With two wins under my belt, I started to calm down a little bit. I had been seriously worried at the beginning of the event, but I chalk it up to a combination of bad luck, poor foresight and great opponents. My next fight was another with Lolcat. This time, it was against Hedgehog, which was the fairyweight I thought had the best chance of breaking Lolcat coming into the event.

The fight began and we both spun up. Hedgehog tried to attack my wheels as I moved to attack its wheels, so our weapons ended up making contact. After seeing that my beater could stand up to Hedgehog’s large, direct-driven blade, I became a little more aggressive. My strategy worked – one hit sent Hedgehog a good foot or so into the air and the next sent us both flying. The second hit broke Hedgehog’s weapon motor in two and Lolcat won by tapout.

The damage to Lolcat from this fight was actually a lot worse than it appeared. Lolcat’s weapon shaft was a little bit tweaked, the pulley had a big gash taken out of it, the right weapon bearing’s dust covers were broken off, and alarmingly, the weapon belt was nearly sliced in two! I made a new belt but chose to keep the shaft as it was since it did not appear to impact weapon performance. A quick spin up test confirmed that, and Lolcat was ready to go once again.

My next opponent was a beetleweight vertical spinner called Lezlee. Considering my blade had just been re-straightened, I was happy to just be fighting. I noticed that Lezlee had thin aluminum armor, and since Coercion appeared to be on its last legs at the time, I decided to just go all-out. I spun up and chaos ensued. I chewed away at the front of Lezlee (somehow while avoiding the blade), and one hard hit jarred its LiPoly free. Jeremy is smart enough to know a one-pound piece of spinning steel could do bad things to an explosive battery, so he called the match. Coercion won by knockout.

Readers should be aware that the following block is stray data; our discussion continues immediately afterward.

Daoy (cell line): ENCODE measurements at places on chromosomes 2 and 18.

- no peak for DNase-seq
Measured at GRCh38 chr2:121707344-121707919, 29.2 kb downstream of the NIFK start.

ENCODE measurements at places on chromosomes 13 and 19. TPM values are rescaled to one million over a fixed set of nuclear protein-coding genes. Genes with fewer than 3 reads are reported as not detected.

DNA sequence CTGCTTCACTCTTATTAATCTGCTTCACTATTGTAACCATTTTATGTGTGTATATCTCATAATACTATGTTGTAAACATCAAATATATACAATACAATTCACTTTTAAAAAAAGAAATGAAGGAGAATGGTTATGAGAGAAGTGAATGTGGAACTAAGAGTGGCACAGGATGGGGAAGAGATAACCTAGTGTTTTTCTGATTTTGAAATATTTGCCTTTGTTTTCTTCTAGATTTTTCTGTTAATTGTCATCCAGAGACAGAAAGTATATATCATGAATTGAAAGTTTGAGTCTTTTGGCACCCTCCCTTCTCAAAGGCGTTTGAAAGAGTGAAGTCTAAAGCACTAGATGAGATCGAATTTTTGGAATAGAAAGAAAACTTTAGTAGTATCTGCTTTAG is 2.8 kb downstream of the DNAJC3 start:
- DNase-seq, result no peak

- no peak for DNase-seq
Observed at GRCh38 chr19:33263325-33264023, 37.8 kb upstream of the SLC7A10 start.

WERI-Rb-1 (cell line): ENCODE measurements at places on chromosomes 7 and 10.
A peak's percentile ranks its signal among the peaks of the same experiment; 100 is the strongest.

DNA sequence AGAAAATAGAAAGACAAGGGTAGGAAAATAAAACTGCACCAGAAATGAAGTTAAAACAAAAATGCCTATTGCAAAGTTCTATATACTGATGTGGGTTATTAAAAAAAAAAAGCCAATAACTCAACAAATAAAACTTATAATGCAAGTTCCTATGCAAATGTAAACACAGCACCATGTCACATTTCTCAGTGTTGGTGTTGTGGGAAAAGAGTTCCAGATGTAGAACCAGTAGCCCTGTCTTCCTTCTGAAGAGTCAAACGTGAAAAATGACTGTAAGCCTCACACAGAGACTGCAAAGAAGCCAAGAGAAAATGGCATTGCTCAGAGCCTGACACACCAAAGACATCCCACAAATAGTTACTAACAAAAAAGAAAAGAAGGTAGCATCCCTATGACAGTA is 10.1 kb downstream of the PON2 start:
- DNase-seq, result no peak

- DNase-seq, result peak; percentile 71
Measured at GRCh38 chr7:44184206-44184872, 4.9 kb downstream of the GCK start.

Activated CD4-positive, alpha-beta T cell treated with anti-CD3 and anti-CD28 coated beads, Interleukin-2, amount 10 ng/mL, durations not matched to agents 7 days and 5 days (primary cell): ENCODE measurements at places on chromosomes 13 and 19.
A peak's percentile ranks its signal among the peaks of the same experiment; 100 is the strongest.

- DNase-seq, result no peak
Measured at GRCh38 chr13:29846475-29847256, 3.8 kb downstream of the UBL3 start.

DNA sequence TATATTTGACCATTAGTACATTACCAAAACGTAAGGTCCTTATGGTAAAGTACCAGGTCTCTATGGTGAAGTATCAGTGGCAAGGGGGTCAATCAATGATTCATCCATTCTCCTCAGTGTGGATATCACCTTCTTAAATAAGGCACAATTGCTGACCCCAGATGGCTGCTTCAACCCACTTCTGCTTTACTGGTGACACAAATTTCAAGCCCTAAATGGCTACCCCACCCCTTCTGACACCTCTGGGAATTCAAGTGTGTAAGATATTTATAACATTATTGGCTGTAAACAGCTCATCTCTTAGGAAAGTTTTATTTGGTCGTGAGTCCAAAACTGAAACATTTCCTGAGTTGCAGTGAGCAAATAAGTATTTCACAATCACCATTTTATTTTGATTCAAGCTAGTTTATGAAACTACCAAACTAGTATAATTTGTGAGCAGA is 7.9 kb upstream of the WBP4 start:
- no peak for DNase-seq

The next fight was Amatol vs Kyle’s Cutter, an antweight spinner. I was confident heading into the fight because Amatol was built to fight spinners, not wedges, so I was looking forward to testing my robot’s strength. Unfortunately, I box rushed Kyle’s Cutter, hit the wall, and one of the battery connections in the speed controller came loose. Amatol was dead in the water and I tapped out less than three seconds into the match. I thought some very non-PG words after that fight.

With Amatol out after two stupid, preventable losses (AGAIN!), it was Coercion’s turn to continue carrying the Team Slammers banner. It was matched up against Play ‘n Krazy, which was fighting as a lifter at Bot Blast but is usually a vertical spinner. I was looking for revenge for my three-second match, and I got it in the form of a nine-second one. Coercion spun up and delivered a hard hit to the front of Play ‘n Krazy. The hit removed a wedge panel, a wheel, a wheel guard and a receiver and Play ‘n Krazy tapped out.

Lolcat was up next in the fairyweight winners’ bracket semifinal against The Tracked Terror. This was the first of three straight matches between these two robots. The Tracked Terror beat Lolcat at Motorama, so I was out for revenge. We traded blows for two minutes but Lolcat won on judges’ decision. More on these matches later.